Turner, Leaf [Los Alamos, New Mexico (United States)
2004-04-09
Time, Quantum and Information, a paean to Professor Carl Friedrich von Weizsaecker, commemorates his 90th birthday. The range of Professor Weizsaecker's endeavours is an exhilarating example of what can be accomplished by one freely-soaring human spirit, who is at the same time a physicist, a philosopher, and a humanitarian. The editors, Lutz Castell and Otfried Ischebeck, have assembled an admirable collection of essays and articles written by Weizsaecker?s past students, collaborators, colleagues and acquaintances. Time, Quantum and Information offers the reader a panoply of unique insights into twentieth century science and history. Entangled with the stories about Weizsaecker?s influence on the lives of some of the contributors are discussions of the activities of German scientists during and following World War II, emphasizing their reluctance to work on atomic weapons following the war. By outlining Weizsaecker?s role in the early development of numerous tributaries of physical science, the book gives us a new glimpse into the origins of some of its disparate domains, such as nuclear physics, the physics of stellar nucleosynthesis, cosmic ray physics, fluid turbulence, and the formation of the solar system. We physicists have all studied Weizsaecker?s semi-empirical mass formula describing the binding energy of nuclei. We are aware too that both he and Hans Bethe independently discovered the nuclear cycles that provide stars with their enduring energy output. We have studied the Weizsaecker--Williams technique of calculating the bremsstrahlung of relativistic electrons. But how many of us know of Weizsaecker's work in fluid turbulence that he, like Werner Heisenberg under whom he had earned his doctorate, pursued while holed up in Farm Hall? And how many of us are aware of his introduction of turbulent viscosity to account for the origin of planetary orbits, involving the migration of mass inwards and angular momentum outwards? Moreover, before
Optimal state encoding for quantum walks and quantum communication over spin systems
Recent work has shown that a simple chain of interacting spins can be used as a medium for high-fidelity quantum communication. We describe a scheme for quantum communication using a spin system that conserves z spin, but otherwise is arbitrary. The sender and receiver are assumed to directly control several spins each, with the sender encoding the message state onto the larger state space of her control spins. Given that the encoding for the 'zero' message basis state is chosen to be the all-spin-down state, we show how to find the encoding for the 'one' basis state that maximizes the fidelity of communication, using a simple method based on the singular-value decomposition. Also, we show that this solution can be used to increase communication fidelity in a rather different circumstance: where no encoding of initial states is used, but where the sender and receiver control exactly two spins each and vary the interactions on those spins over time. The methods presented are computationally efficient, and numerical examples are given for systems having up to 300 spins
Certainty and Uncertainty in Quantum Information Processing
Rieffel, Eleanor G.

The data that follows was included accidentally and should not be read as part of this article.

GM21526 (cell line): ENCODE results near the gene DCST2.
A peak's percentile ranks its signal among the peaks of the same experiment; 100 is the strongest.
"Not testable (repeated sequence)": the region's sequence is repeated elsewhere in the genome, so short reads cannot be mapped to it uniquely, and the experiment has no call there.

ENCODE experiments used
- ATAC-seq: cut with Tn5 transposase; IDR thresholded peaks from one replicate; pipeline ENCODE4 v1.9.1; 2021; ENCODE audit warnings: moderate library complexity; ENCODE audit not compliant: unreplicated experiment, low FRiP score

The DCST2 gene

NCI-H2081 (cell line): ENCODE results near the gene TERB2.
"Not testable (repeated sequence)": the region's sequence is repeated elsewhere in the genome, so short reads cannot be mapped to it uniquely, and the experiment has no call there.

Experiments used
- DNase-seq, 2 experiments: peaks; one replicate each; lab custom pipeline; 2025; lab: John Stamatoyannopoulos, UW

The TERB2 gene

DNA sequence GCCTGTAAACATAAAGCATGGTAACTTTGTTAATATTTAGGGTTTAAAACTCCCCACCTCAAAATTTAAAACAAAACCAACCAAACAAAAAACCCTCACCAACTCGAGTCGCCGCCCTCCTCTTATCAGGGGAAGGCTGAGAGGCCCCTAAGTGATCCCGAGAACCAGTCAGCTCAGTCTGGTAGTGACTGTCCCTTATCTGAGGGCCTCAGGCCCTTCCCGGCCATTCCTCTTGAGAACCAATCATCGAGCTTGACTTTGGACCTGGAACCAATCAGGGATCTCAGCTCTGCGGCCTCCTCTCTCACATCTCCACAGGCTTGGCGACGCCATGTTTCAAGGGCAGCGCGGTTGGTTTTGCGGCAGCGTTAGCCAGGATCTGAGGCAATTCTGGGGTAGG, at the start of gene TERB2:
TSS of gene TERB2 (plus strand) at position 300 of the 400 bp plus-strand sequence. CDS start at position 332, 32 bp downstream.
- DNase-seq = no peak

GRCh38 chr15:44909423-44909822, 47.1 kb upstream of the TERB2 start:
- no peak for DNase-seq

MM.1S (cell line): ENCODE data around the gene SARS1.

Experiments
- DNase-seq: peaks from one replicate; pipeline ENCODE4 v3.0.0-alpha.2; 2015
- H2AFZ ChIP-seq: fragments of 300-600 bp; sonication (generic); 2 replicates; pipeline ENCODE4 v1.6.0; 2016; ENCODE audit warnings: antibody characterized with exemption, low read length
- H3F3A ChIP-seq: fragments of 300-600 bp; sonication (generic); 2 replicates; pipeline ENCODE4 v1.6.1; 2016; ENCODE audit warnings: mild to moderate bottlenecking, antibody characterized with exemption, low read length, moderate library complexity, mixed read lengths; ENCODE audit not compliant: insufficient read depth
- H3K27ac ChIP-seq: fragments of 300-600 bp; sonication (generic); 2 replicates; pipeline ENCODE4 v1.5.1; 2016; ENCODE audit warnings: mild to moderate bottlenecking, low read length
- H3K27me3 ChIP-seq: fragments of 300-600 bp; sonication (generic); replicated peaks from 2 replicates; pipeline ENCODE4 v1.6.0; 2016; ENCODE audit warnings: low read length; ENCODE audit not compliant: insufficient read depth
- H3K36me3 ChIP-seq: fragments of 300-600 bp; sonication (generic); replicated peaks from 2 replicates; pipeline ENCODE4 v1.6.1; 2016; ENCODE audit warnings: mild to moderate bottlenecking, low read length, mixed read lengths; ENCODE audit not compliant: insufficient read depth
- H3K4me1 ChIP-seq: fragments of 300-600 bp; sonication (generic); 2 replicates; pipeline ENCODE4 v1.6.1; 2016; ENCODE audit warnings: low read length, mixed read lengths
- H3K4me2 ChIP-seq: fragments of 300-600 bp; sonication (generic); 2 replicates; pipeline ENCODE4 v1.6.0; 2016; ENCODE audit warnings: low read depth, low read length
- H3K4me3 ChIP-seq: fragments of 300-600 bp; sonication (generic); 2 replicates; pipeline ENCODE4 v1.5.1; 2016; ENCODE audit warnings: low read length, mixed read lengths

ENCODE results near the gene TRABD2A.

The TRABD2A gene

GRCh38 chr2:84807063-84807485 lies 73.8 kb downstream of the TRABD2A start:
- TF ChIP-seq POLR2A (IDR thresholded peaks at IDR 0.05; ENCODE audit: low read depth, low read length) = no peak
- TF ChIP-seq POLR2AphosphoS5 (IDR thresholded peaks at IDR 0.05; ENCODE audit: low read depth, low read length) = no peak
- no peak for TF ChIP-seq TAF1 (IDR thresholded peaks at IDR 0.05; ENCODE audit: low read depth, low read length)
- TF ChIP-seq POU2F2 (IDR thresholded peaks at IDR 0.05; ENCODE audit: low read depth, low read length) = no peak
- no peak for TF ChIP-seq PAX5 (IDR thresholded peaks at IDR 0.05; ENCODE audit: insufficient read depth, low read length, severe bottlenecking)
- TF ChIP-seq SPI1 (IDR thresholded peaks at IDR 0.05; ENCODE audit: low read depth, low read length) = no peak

2007-01-01
This survey, aimed at information processing researchers, highlights intriguing but lesser known results, corrects misconceptions, and suggests research areas. Themes include: certainty in quantum algorithms; the "fewer worlds" theory of quantum mechanics; quantum learning; probability theory versus quantum mechanics.
Multiparty Operational Quantum Mutual Information
Kumar, Asutosh
2015-01-01
Mutual information is the reciprocal information that is common to or shared by two or more parties. Quantum mutual information (QMI) for bipartite quantum systems is non-negative, and bears the interpretation of total correlation between the two subsystems.This may, however, be no longer true for three or more party quantum systems. It is possible that three-party QMI can be negative. That QMI can assume negative value is confronting, and we give operational definition of QMI which is non-ne...
Quantum information and convex optimization
Reimpell, Michael
2008-07-01
This thesis is concerned with convex optimization problems in quantum information theory. It features an iterative algorithm for optimal quantum error correcting codes, a postprocessing method for incomplete tomography data, a method to estimate the amount of entanglement in witness experiments, and it gives necessary and sufficient criteria for the existence of retrodiction strategies for a generalized mean king problem. (orig.)
Quantum information and convex optimization
This thesis is concerned with convex optimization problems in quantum information theory. It features an iterative algorithm for optimal quantum error correcting codes, a postprocessing method for incomplete tomography data, a method to estimate the amount of entanglement in witness experiments, and it gives necessary and sufficient criteria for the existence of retrodiction strategies for a generalized mean king problem. (orig.)
Quantum information. Teleporation - cryptography - quantum computer
The following topics are dealt with: Reality in the test house, quantum teleportation, 100 years of quantum theory, the reality of quanta, interactionless quantum measurement, rules for quantum computers, quantum computers with ions, spintronics with diamond, the limits of the quantum computers, a view into the future of quantum optics. (HSI)
Information security: from classical to quantum
Barnett, Stephen M.; Brougham, Thomas
2012-09-01